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Toronto Catholic District School Board

Advanced Placement (AP)

HIGH SCHOOL ADVANCED PLACEMENT COURSES

 

Advanced Placement (AP) courses are first-year university level courses at high schools in Canada. These courses are designed for highly motivated students who want to learn about certain subjects in more depth, and who want to demonstrate to potential universities and colleges their willingness to take on academically rigorous courses. AP courses are subject to a standardised test scheme, and students can choose to write the Advanced Placement Examination, which means students may earn a university credit or advanced standing at certain universities and colleges across Canada and the United States. Different Advanced Placement courses may be offered at different high schools in Canada. Available AP courses may include calculus, English literature and composition, biology, chemistry, computer science, environmental science, French literature, government and politics, macroeconomics, physics, psychology, studio art and more.
 

What is the AP program?

The Advanced Placement program allows high school students to take university-level courses and show that they have mastered the material by taking AP examinations. About 65Ontario high schools have AP programs, with a further 260 across Canada, and many more in the United States and overseas. The Ontario program is growing at over 20% a year. Each school teaches a variety of AP courses and administers the annual exams. Students can receive credit, advanced placement, or both from Canadian and US colleges and universities that participate in the AP program. AP courses may exempt students from introductory university courses and allow them to move into second year core courses, or take extra minor subject classes. There are more than 25 AP subjects in the arts, languages, science, history and math (see box below). These can be integrated with the present Ontario OAC or grade 12 curriculum as credit courses, or taught as after school academic programs, as the curriculum closely matches that in Ontario where teachers already understand the academic needs of the students. Some subjects reach above and beyond the Ontario curriculum and are correspondingly demanding, so that study time and commitment increase by as much as 50% per course. Calculus and physics are examples of these; though they are certainly within the capacity of successful gifted students who already succeed in those subjects.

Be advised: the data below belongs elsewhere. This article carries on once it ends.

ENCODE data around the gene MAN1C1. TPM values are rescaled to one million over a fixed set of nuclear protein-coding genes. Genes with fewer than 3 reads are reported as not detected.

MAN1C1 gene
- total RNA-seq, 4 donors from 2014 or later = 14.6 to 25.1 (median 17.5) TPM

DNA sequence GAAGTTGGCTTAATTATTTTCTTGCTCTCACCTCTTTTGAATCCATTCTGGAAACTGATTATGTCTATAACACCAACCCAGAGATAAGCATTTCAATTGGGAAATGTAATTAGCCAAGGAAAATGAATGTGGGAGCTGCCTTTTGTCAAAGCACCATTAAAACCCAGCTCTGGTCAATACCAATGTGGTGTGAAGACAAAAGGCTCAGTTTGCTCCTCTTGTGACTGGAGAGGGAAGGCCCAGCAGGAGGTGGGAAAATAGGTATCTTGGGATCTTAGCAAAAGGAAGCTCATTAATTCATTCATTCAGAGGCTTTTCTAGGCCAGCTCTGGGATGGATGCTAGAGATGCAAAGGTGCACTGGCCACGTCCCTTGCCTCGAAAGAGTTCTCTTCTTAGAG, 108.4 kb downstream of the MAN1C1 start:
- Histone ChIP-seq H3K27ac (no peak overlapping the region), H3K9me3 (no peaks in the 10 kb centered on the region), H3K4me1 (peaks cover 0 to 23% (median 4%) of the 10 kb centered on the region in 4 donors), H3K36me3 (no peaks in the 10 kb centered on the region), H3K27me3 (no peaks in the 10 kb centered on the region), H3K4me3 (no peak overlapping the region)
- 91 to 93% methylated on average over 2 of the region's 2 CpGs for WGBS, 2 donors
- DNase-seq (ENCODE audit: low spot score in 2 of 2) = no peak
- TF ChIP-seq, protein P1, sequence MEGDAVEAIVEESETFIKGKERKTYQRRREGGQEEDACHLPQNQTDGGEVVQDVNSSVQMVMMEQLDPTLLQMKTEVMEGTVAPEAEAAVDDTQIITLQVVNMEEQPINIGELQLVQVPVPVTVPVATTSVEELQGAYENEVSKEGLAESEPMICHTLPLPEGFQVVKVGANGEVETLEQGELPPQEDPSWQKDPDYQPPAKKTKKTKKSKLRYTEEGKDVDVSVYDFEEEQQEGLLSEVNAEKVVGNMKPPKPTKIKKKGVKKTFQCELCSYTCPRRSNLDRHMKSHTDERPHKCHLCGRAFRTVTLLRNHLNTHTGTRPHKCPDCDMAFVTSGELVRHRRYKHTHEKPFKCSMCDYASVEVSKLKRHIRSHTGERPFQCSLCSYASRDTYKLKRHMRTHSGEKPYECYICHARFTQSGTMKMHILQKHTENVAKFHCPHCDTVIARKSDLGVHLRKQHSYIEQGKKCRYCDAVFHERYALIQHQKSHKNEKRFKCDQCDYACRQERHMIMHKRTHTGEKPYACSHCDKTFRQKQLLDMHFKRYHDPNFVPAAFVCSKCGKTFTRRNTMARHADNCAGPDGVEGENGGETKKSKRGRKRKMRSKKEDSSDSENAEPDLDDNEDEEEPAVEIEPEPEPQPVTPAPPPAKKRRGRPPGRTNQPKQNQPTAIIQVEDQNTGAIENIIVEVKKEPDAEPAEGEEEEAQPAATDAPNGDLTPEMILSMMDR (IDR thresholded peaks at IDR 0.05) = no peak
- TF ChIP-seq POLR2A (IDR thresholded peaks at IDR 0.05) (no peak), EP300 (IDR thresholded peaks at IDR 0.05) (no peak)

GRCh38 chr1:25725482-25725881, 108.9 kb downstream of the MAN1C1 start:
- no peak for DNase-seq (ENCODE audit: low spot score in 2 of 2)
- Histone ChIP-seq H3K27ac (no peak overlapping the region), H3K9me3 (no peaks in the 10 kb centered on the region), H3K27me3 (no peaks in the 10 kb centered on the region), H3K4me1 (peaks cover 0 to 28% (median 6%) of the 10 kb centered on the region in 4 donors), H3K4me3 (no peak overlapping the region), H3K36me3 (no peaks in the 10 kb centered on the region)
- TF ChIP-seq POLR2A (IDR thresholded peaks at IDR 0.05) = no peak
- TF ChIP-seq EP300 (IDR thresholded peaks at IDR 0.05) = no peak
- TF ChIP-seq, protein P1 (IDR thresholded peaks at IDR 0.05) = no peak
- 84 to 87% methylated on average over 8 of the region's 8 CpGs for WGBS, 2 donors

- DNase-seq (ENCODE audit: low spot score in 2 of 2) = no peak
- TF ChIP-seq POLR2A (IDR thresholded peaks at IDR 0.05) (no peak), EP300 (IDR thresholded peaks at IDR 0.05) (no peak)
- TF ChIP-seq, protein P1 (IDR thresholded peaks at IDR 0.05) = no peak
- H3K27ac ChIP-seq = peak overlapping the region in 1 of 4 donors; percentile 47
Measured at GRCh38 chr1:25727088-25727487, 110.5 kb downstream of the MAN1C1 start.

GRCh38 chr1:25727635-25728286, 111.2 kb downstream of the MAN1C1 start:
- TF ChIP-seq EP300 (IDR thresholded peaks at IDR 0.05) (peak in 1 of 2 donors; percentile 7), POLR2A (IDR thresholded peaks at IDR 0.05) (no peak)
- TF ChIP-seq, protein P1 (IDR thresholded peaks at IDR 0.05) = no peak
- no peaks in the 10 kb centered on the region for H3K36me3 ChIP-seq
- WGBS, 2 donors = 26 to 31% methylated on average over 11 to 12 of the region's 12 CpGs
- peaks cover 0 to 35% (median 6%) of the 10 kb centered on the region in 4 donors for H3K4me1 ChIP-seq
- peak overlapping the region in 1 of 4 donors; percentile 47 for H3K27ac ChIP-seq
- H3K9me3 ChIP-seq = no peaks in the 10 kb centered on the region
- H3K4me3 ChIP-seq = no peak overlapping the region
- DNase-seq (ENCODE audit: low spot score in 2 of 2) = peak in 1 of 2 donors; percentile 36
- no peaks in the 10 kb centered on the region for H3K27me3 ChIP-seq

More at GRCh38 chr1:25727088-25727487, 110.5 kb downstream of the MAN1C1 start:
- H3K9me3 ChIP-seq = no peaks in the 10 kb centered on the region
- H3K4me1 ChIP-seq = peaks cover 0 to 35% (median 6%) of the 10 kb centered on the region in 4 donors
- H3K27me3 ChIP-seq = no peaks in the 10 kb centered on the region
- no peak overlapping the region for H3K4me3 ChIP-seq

What does it take of the student?
The main criterion for doing an AP course is that students have the desire, motivation and ability in the chosen subject areas: being an honour roll student is not enough by itself. While we know that many bright and gifted children have the ability, the motivation may be lacking in some, particularly in gifted underachievers. So it is important for students to know their own capabilities. AP courses are a major commitment on the part of the student, who should limit part time work and will be required to put in extra reading time which would extend into summer vacations. The cost to the student is a CDN $100 fee for each exam plus the cost of materials and books.
 
Some schools provide financial assistance for families in need and AP will reduce the exam fee upon application.